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What’s really driving the post-pandemic consumer?

August 16, 2021

EPAM Continuum reveals preliminary results from its Consumers Unmasked study.

The past 18-months has changed us all. But how much of that change is permanent? And how will current consumer emotions and actions translate into sustained behaviours?

To find out, we’ve embarked on a new study—following our EPAM Continuum consumer council, made up of 71 millennial and Gen Z consumers in the UK, US and Germany, on a 12-month journey to understand their evolving spending habits across food, fitness, fashion, travel and home.

Throughout the year, the study will pivot between qualitative and quantitative approaches, putting the spending triggers and barriers revealed by our consumers to a wider, more rigorous test.

Key themes from the first study include:

1. Whatever else matters, value for money matters more

For our consumer council, value for money (that is, a combination of quality, availability, choice and price) remains the key buying trigger. With value for money in the mix, other factors (e.g. social responsibility, sustainability, brand innovation) have a chance to influence the decision. Without it, the decision will be to look elsewhere.

Value for money doesn't have to mean cheap, it just has to mean that I get the quality and durability I expect for the money that I pay for the goods." Andy, UK.

2. Finding the best deal is a ‘badge of honor’

Not only were our consumers more inclined to spend if offered an incentive or discount, for many, searching for the best price was a challenge they relished. Our study indicated that this behavior became more embedded over the pandemic, raising the question of how users will approach in-store shopping and traditional loyalty/discount programmes in the future.

"I want the feeling that I have picked out the "best" offer. I compare prices across industries, but for travel and fitness, my orders are dependent on good offers and discounts." Joey, Germany.

3. Rewarding experiences are expected

During the pandemic, consumers grew to expect even more from their online experiences. They require a seamless experience but also expect fun—nudging brands towards greater resourcefulness in their offerings and communications rather than mere functionality.

"All the small business owners taking advantage of the reels on Instagram and TikTok have been given the opportunity to really market themselves during this time, and some of them have been INCREDIBLY successful." Kel, US.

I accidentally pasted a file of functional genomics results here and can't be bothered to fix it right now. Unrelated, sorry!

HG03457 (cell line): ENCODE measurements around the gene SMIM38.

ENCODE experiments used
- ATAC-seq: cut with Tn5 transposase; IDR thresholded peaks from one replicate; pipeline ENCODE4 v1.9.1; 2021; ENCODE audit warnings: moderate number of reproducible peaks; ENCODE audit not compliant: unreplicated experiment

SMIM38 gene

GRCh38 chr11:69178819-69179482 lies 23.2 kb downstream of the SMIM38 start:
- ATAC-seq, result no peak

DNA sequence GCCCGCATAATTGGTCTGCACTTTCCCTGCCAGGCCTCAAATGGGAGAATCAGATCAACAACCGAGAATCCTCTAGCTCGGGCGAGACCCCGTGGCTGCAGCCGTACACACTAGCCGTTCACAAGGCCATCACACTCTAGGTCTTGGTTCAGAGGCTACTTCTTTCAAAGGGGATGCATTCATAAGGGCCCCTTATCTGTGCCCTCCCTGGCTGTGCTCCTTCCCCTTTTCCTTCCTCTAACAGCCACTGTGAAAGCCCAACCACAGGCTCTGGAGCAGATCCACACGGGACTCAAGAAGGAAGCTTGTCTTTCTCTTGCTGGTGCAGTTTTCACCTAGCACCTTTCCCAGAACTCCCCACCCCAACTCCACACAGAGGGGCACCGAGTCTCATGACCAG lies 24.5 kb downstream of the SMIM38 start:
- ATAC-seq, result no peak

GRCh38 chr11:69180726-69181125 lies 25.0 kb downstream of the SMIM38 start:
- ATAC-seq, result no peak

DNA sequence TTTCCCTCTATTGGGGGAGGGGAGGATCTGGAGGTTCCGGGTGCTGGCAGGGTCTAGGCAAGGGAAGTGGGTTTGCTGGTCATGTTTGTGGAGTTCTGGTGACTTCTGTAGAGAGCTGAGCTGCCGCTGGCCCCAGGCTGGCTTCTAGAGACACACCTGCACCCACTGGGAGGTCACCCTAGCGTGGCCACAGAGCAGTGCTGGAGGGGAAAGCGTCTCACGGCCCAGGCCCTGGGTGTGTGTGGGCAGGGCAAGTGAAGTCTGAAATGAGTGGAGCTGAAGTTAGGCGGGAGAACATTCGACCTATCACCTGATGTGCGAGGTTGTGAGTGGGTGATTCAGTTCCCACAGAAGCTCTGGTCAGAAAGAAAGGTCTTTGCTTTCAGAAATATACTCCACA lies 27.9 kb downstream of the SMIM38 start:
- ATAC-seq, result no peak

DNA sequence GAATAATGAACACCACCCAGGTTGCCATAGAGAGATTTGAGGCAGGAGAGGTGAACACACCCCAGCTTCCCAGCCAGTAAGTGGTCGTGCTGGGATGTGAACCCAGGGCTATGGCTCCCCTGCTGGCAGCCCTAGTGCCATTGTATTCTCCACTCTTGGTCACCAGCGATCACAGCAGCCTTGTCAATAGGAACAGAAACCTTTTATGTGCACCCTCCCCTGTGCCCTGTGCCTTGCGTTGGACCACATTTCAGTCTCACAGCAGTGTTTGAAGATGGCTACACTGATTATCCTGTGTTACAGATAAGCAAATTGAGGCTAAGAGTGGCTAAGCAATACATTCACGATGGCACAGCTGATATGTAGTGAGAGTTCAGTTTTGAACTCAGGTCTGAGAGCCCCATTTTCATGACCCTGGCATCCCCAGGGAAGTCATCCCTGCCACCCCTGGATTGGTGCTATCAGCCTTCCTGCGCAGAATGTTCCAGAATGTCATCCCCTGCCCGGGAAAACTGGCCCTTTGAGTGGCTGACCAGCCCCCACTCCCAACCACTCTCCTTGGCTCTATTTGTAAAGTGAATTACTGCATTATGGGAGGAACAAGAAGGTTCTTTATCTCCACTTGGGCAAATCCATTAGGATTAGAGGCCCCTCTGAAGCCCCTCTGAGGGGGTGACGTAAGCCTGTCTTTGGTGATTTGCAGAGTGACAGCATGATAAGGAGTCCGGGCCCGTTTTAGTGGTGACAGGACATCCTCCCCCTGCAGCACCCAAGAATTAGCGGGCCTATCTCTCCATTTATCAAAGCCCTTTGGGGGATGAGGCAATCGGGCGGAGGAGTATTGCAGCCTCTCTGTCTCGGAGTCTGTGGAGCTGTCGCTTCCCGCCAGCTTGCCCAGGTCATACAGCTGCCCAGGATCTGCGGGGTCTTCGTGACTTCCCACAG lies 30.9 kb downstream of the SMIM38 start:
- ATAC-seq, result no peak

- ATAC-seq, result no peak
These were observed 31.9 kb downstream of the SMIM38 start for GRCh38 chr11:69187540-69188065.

4. Ethics climb the leaderboard

Brand ethics may not beat value as the deciding buying factor, but it does appear to be playing a growing role in consumer decisions. Many of our consumers voiced respect for brands doing (or trying to do) good, but they expect altruism to be genuine and transparent.

Others felt shopping with a responsible brand made them feel part of the brand’s community.

I respect Nike greatly as they’ve poured millions of dollars into R&D, charities, and many projects that uplifted people in poverty. I feel proud and thrilled to be their customer as I feel I’m a part of their mission.” Alex, US.

5. COVID-19 concerns remain

The uncertainty of the pandemic left some wary of returning to crowded stores, restaurants or public transportation. This unease may be exacerbated as social distancing/mask-wearing becomes a personal choice.

"I don't trust that staff or other customers who are not wearing masks have been vaccinated." David, US.

How do brands position for a moving target?

We fully expect our consumers’ attitudes and behaviours to shift. The next stage of the study, in September, will consider how by asking four key questions:

1. What is the new state of hybrid living?

Online ruled the pandemic yet physical experiences still exert a powerful pull. During the next stage of the study, we’ll examine how the needle shifts.

2. Does price still rule?

Affordability is not purely a matter of price. Offering easy, up front access to discounts and more flexible ways to pay are clear opportunities, but are they worth the cost for retailers?

3. How is loyalty changing?

Social media highlighted the stories of stores, gyms and restaurants going the extra mile during the pandemic and finding new ways to engage customers. But will a good pandemic response translate to long term loyalty?

4. What role will ethics play in our purchase decisions?

To what extent has ‘doing good’ become a default expectation of consumers? And if making consumers feel good about themselves is of growing importance, how can brands join customers on that journey?

Read the Research and Register to Follow the Study Here.

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